Green’s life experiences have shaped his work, but he does not let them define him.
His first project started with two phone calls. The first came from someone telling Green that their friend shot a man.
A few minutes later the phone rang again. Another friend, Addison Henderson, lamented that his friend had just been killed.
Green’s friend had killed the man.
Two friends, one headed to prison and one dead.
Green and Henderson, the two left behind, set out to film a documentary exploring the complex factors that drive people to commit such crimes. In the context of Buffalo’s economic decline, and the subsequent proliferation of the drug trade, they traveled the streets of the East Side interviewing the homeless, drug dealers and addicts. Then they went to some of the area’s most prominent politicians looking for solutions.
They called their documentary “The Forgotten City.”
In some ways, making the film helped Green cope with his emotions and the things he was dealing with.
That was back in 2006, and since then Green has excelled. He now owns his own collections business with his wife, and fits in his film work on the side. “The Romans” has won national recognition, including at this year’s San Diego Black Film Festival, where it was named best film – beating out scores of submissions, including one by Danny Glover – and Green was named best director.
But as Green’s career has flourished, that is not so for parts of his city. “Things have definitely gotten worse,” he said.
He tries to find ways to bring hope to his old neighborhood on the East Side. He has helped coordinate rallies and marches to promote peace in the city’s most violent communities.
He takes time to speak to young men at their schools, or when they stop him at the store to talk about his movies. “They have no one,” he said of many young men. “They’re looking up to rappers and LeBron James.
“Hopefully they’ll see me as a successful young man who owns his own business. That’s the sole force that keeps me going every day.”
“And the more God talked to me, my hate went away. And when hate went away I knew in my soul it was time for us as black men and black women to take back our own community.
So Councilman Green, you can’t help me. Your mayor can’t help me. And your police can’t help me. I know where I must go and what I must do. We have the power.”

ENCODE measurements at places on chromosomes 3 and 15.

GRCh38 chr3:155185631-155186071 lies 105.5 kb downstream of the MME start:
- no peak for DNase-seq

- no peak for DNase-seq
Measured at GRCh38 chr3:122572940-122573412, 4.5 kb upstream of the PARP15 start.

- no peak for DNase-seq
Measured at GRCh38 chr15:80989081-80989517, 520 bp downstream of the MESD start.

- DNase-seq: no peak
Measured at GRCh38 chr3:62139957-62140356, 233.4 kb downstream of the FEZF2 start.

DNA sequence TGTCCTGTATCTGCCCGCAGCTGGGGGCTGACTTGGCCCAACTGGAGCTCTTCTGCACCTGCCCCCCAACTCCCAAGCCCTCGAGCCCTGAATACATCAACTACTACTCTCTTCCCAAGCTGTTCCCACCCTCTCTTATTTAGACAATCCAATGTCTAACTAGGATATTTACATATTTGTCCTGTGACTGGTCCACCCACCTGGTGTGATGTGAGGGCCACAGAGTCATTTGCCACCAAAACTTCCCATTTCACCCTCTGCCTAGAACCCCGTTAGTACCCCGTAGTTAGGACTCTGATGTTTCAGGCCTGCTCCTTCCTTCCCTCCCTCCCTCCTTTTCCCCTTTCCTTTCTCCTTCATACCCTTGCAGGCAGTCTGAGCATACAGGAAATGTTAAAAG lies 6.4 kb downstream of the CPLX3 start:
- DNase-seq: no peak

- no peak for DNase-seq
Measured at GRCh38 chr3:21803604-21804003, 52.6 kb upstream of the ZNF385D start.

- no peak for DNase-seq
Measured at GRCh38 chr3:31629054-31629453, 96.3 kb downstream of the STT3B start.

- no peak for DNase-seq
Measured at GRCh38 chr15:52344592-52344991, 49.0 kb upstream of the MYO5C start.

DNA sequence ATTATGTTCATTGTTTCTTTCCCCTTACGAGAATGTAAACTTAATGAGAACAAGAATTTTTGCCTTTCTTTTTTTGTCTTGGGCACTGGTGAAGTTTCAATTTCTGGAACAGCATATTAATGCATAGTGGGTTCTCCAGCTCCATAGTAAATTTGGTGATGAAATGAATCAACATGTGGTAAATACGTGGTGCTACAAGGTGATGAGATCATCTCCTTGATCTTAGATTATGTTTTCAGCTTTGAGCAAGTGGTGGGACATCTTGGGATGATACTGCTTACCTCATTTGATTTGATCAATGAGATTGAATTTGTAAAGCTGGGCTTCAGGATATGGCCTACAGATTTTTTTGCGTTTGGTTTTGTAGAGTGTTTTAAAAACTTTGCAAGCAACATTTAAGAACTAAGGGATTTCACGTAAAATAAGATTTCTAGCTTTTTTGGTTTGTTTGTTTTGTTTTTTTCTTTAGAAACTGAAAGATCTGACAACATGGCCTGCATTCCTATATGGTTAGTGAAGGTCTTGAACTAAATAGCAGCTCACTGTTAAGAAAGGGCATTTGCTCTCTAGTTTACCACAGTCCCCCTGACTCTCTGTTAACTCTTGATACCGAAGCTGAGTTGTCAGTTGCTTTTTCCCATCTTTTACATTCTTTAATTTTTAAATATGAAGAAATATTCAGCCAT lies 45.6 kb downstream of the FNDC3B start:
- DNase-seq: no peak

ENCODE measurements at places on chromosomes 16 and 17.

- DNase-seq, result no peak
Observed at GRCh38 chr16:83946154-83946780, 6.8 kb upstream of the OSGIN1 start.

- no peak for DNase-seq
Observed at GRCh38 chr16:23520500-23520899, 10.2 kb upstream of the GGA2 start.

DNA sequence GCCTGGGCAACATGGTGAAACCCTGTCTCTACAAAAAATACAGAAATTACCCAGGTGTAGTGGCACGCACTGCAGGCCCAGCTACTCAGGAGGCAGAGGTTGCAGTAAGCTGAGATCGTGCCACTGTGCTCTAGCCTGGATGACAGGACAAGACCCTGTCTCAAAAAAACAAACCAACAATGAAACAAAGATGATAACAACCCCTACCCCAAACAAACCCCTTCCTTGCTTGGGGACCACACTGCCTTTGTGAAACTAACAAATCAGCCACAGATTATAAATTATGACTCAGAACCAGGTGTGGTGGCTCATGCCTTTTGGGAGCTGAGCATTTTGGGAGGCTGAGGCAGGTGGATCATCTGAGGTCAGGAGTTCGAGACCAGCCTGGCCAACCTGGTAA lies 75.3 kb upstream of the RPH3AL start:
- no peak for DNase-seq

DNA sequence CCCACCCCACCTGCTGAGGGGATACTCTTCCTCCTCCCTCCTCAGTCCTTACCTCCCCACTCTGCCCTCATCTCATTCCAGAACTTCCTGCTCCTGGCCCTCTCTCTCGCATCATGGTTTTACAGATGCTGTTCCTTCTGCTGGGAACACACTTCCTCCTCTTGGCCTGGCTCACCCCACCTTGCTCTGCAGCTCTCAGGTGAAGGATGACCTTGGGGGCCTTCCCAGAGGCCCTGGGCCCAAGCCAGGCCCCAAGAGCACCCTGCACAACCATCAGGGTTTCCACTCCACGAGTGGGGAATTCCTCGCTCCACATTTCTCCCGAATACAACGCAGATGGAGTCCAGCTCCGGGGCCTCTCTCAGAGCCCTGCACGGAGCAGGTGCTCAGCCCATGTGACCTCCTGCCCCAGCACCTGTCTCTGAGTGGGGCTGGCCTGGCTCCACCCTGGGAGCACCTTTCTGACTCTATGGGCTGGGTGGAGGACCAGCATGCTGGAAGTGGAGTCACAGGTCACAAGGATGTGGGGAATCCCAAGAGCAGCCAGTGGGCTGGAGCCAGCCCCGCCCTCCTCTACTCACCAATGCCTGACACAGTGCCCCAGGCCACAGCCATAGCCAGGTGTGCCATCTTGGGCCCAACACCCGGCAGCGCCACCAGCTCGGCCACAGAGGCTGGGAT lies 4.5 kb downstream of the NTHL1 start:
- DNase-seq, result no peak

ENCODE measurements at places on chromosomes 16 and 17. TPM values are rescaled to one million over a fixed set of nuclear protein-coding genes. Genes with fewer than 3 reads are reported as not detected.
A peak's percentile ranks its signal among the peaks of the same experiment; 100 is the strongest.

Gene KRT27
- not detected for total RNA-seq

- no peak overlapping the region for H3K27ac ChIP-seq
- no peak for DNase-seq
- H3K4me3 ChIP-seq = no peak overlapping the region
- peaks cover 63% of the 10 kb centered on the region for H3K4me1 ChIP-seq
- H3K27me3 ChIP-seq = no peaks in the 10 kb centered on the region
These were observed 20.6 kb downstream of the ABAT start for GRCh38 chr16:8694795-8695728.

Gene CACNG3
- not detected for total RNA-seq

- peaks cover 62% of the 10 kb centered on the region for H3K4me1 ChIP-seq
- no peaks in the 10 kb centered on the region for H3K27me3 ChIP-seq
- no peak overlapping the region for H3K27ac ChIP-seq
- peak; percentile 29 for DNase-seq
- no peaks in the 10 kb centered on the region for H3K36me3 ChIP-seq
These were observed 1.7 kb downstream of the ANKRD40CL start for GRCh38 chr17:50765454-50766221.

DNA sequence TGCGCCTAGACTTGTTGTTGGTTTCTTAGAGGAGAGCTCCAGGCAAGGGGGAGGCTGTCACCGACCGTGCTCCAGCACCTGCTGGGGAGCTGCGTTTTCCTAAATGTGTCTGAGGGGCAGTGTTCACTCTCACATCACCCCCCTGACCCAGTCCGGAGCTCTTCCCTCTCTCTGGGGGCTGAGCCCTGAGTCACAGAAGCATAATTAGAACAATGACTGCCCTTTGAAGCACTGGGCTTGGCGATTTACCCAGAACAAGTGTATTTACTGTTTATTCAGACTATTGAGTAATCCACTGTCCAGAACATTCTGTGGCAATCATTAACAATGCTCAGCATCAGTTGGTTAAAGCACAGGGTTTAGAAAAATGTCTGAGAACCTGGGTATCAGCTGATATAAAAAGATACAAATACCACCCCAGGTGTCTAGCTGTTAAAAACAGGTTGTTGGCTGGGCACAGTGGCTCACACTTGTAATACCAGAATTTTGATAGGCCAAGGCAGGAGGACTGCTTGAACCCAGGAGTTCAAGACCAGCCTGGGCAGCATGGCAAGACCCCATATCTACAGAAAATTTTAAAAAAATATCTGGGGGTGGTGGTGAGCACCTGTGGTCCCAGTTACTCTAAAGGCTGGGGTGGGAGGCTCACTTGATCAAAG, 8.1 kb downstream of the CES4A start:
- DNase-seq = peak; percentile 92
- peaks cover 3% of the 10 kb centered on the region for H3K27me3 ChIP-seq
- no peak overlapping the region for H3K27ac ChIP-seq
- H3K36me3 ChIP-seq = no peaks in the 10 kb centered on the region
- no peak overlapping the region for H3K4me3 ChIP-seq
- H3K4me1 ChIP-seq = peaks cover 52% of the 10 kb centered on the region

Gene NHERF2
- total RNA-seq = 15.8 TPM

– Eric Roman
The film’s characters convene in the Common Council chambers, grappling with the recent rash of violence in the city. The mayor – played by Carl Paladino – and a councilman trade barbs over who is to blame.
Eric Roman stands and commands the room’s attention. He delivers a speech that is just as much an indictment of the political systems that allow drugs, crime and violence to overrun parts of the city as it is a call to action.
“If you’re a Buffalo person, there are all kinds of things that will resonate with you,” said Samuel L. Radford III, a community activist and director of the District Parent Coordinating Council. “He’s talking about the things that happen in Buffalo, but through the characters and the story. I just thought it was genius.”
“The other thing that resonated with me in that scene is that these politicians aren’t going to do it for us,” Radford added. “They’re just talking. The truth of the matter is we as the community need to do that.”
Green, for his part, has little interest in politics. But his film work has led him to forge what some might consider an unlikely partnership with Quinn, a longtime prominent businessman and new member of the School Board.
The friendship goes back to when Green met Quinn’s son Matthew while the two worked on a documentary in Africa. Matthew Quinn and Green continued to work with each other after that project, and eventually Larry Quinn got involved as a producer.
Their work on “The Romans” coincided with prominent community members approaching Quinn and asking him to run for the School Board.
Quinn turned to Green for advice.
“A lot of what he told me was that going through the public schools there was this very low expectation,” Quinn said. “That the attitude was, ‘If we can just get you through without any trouble or problems, then we’ve done our job.’
“These kids, though, are looking at it that they have a life they want to live, and they want to be prepared for it. I just got this sense talking to him and his friends that the system failed them.”
Green believes fixing the school system may be one place to start solving the greater problems that dog the community.
“I’ve been in these schools. I go speak to classes. There are so many answers, but they all come down to ‘put the kids first.’ Essentially, if we’re not doing that, we’re breeding criminals.”
The solution may also lie – as the character Eric Roman points out – in the community itself. That it will take nonprofit agencies and community groups – not politicians – to write a new story line for their city.
“But what do I know?” Green said. “I’m just a filmmaker.”